An employee who is separating from a partner is receiving threatening phone calls and messages and unsolicited visits while at work. What should we do as a business?
While there are legal obligations to ensure an employee is safe at work, there are also practical benefits that can result from being proactive in assisting and supporting employee’s experiencing family or domestic violence and other similar such situations.
The employer should reassure the employee that in accordance with the relevant company policy, they can access a range of options to assist them during this difficult time. These might include, but are not limited to:
- flexible working arrangements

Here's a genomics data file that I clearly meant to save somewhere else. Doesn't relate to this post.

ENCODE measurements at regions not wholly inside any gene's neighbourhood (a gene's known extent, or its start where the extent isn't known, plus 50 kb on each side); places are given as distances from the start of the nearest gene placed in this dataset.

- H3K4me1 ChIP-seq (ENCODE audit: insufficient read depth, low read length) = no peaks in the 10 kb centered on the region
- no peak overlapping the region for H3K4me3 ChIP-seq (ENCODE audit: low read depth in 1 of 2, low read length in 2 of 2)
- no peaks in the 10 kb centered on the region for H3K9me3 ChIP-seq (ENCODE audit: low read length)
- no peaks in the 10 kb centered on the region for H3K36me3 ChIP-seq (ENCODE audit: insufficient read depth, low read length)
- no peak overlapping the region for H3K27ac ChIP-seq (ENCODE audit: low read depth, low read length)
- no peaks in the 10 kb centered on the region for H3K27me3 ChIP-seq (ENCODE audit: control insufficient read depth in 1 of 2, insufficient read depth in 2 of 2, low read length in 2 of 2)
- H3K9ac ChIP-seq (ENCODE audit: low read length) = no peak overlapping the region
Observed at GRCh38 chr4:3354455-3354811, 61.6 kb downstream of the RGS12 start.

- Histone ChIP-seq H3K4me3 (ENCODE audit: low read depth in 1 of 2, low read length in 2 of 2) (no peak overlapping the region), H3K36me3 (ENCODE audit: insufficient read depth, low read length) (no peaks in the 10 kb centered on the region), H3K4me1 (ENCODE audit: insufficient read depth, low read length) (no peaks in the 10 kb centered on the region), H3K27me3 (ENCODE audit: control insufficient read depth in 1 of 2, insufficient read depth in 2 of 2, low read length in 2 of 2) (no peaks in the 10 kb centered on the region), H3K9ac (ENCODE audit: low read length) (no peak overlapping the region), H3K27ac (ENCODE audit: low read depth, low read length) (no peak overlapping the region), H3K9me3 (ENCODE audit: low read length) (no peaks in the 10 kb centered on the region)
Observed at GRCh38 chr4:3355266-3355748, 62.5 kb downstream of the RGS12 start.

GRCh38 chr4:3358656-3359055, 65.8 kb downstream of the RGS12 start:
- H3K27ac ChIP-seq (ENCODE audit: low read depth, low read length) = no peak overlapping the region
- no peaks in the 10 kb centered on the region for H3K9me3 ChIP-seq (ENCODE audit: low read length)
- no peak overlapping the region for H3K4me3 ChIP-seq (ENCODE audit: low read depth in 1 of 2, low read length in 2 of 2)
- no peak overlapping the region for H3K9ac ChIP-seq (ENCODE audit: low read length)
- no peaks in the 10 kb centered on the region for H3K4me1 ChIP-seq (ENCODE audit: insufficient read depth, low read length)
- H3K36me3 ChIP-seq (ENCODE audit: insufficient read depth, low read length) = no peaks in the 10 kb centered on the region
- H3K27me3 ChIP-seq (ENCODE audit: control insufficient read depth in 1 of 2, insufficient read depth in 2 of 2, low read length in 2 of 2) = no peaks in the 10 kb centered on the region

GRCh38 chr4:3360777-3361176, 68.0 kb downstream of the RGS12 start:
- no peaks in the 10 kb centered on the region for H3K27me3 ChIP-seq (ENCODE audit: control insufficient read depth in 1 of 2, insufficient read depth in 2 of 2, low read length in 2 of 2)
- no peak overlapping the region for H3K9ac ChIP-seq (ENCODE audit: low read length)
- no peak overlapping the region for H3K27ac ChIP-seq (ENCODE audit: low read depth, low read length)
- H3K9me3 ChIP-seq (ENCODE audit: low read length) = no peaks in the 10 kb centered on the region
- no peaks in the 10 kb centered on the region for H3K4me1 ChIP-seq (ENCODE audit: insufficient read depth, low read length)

- counselling services or employee assistance programs (EAPs)
- assess to accrued leave entitlements as required
- access to authorised unpaid leave where paid leave is exhausted (this would be at the employer’s discretion)
- access to legal assistance and support networks.
If an estranged partner of the employee attends the workplace and behaves inappropriately or aggressively, management should be present and request they leave the premises immediately.
If they refuse, management may consider calling security or the police for assistance to resolve the matter.
It may also be prudent to create a procedure for dealing with aggression towards staff from clients or visitors and educate staff and management on their rights and obligations in this regard.
Screening of phone calls, introduction of security passes or access codes, putting protocols in place for staff working out of hours with limited people in the building and steps for ensuring staff get to and from their vehicle safely where they are not parked in the building are all considerations that could be made.
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